The following function from pg 150 of the Seasoned Schemer establishes whether two lists have the same identity (i.e. occupy the same memory) by mutating each list's cdr and then checking whether the change has affected both:
(define same? (lambda (c1 c2) (let ((t1 (cdr c1)) (t2 (cdr c2))) (set-cdr! c1 1) (set-cdr! c2 2) (let ((v (= (cdr c1) (cdr c2)))) (set-cdr! c1 t1) (set-cdr! c2 t2) v))))
Now if I define
a_list as follows:
(define a_list (list 'a 'b 'c 'd))
(same? a_list (cdr a_list))
the function returns #f, and the debugger (Dr. Racket) confirms that these two lists -- which ought to share most of their members since the second argument is a proper subset of the first -- do in fact have different copies of the same members. How is this possible?!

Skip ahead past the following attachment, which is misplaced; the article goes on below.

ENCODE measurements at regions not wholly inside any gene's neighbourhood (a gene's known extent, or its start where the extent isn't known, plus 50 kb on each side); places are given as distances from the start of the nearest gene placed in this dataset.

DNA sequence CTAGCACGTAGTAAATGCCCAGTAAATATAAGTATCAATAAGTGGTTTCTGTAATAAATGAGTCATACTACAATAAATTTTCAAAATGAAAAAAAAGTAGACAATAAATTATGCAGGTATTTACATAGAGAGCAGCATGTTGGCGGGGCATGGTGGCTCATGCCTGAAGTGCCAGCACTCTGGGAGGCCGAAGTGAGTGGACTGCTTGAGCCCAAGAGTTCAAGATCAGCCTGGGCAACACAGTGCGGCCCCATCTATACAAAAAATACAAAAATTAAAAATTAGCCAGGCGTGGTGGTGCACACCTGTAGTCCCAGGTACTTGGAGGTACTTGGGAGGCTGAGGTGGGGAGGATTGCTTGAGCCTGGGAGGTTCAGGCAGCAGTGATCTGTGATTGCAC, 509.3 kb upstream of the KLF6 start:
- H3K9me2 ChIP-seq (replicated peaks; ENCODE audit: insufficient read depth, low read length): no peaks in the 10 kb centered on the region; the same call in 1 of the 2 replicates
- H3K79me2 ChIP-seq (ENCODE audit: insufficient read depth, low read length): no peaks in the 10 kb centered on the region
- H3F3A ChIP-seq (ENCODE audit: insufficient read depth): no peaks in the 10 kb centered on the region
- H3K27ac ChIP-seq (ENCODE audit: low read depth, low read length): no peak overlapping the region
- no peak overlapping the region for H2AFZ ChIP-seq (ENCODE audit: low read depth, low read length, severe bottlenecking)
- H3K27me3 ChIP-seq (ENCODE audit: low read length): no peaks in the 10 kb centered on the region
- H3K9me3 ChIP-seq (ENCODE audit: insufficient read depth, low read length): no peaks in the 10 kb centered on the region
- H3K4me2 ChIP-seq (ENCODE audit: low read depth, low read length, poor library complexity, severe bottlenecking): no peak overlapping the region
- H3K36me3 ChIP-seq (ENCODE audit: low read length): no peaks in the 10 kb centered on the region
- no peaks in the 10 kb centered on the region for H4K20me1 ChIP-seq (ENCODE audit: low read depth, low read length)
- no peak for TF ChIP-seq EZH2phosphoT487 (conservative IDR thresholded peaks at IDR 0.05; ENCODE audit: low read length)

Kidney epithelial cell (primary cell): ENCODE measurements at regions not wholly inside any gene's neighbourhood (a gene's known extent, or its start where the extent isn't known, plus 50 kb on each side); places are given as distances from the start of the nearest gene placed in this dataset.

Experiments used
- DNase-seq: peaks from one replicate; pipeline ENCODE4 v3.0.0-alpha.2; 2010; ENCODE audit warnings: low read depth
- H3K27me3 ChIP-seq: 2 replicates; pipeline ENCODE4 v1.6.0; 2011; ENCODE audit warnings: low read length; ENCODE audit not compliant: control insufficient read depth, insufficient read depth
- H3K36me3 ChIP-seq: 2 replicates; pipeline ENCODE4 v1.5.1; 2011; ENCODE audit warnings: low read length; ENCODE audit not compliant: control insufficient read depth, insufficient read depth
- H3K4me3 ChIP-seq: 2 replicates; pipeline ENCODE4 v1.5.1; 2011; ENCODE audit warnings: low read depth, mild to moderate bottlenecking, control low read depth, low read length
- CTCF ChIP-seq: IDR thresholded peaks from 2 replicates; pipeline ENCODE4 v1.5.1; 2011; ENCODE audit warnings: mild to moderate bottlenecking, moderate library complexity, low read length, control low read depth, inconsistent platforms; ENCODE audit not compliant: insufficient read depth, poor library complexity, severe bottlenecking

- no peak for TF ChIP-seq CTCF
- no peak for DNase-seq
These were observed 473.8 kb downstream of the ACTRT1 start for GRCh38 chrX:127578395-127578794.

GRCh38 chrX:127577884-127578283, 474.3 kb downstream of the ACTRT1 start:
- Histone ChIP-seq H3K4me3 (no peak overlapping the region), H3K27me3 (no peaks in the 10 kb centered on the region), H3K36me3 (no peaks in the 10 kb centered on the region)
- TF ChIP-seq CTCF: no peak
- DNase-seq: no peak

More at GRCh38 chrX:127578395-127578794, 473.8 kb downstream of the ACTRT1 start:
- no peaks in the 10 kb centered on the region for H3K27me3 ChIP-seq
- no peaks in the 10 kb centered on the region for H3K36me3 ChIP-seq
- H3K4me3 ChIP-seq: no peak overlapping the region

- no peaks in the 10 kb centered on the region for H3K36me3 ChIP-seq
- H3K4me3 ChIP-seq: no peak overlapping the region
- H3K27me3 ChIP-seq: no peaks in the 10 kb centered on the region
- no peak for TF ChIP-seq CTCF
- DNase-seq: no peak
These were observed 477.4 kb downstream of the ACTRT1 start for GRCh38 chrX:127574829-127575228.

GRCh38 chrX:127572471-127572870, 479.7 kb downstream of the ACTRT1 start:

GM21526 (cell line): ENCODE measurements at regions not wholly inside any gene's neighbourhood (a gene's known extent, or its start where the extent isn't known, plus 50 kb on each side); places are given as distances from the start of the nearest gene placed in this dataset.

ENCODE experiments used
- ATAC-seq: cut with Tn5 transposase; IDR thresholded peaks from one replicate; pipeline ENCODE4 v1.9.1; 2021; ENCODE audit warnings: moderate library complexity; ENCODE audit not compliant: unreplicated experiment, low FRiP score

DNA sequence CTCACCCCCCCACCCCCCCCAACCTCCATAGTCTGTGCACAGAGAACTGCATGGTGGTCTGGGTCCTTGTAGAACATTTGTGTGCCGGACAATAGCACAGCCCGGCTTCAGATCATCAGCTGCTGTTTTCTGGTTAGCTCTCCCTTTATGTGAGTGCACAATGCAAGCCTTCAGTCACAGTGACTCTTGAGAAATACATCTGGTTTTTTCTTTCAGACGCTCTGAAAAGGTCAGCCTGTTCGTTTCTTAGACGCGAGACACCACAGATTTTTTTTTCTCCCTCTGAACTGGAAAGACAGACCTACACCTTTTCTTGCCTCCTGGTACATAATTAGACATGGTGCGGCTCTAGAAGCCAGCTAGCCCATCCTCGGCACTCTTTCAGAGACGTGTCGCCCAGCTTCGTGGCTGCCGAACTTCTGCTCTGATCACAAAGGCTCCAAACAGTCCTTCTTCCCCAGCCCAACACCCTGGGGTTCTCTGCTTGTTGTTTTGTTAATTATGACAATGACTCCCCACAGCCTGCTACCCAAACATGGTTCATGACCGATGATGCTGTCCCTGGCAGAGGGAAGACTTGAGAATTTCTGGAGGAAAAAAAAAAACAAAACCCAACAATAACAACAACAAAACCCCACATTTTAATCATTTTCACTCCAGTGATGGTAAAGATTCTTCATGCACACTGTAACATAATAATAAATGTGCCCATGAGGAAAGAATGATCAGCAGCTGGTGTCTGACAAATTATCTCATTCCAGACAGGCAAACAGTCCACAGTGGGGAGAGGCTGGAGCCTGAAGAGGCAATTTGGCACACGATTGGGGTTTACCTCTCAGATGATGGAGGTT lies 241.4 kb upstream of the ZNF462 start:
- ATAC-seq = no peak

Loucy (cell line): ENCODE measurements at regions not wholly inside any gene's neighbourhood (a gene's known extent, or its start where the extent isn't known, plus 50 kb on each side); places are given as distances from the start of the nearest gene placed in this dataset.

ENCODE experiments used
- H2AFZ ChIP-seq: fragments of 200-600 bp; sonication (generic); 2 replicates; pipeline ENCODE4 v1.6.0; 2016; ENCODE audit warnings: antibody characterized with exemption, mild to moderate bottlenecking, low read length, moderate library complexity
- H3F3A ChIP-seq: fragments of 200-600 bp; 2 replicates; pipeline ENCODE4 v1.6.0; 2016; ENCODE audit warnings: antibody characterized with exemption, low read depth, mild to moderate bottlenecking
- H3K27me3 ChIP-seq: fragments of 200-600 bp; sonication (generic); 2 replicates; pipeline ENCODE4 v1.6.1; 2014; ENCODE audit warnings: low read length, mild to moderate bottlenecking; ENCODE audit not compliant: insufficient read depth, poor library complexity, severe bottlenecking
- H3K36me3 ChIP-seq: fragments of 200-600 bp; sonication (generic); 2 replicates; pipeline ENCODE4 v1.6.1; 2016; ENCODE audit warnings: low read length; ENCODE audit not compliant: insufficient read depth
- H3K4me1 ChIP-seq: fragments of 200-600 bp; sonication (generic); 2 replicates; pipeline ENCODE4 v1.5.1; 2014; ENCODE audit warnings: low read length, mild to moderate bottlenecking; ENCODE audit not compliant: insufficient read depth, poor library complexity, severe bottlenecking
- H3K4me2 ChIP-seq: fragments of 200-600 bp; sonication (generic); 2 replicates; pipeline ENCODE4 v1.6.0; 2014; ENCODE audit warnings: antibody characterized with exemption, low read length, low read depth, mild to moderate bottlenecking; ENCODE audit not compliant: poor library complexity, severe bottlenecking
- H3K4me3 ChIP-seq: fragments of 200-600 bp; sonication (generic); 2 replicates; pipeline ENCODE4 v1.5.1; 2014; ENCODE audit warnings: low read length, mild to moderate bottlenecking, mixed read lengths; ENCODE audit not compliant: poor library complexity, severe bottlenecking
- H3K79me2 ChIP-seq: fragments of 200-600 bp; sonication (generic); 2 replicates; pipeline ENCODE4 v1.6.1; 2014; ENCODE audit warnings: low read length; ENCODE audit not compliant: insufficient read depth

For a slight twist on this idea:
(set-cdr! (cddr a_list) a_list)
a_list is cyclical. If I test this function with
same? it only registers #t when the two arguments are in phase, i.e.
(same? a_list a_list) and
(same? a_list (cdddr a_list)).
[EDIT The answer is at the bottom of the accepted post's comment chain]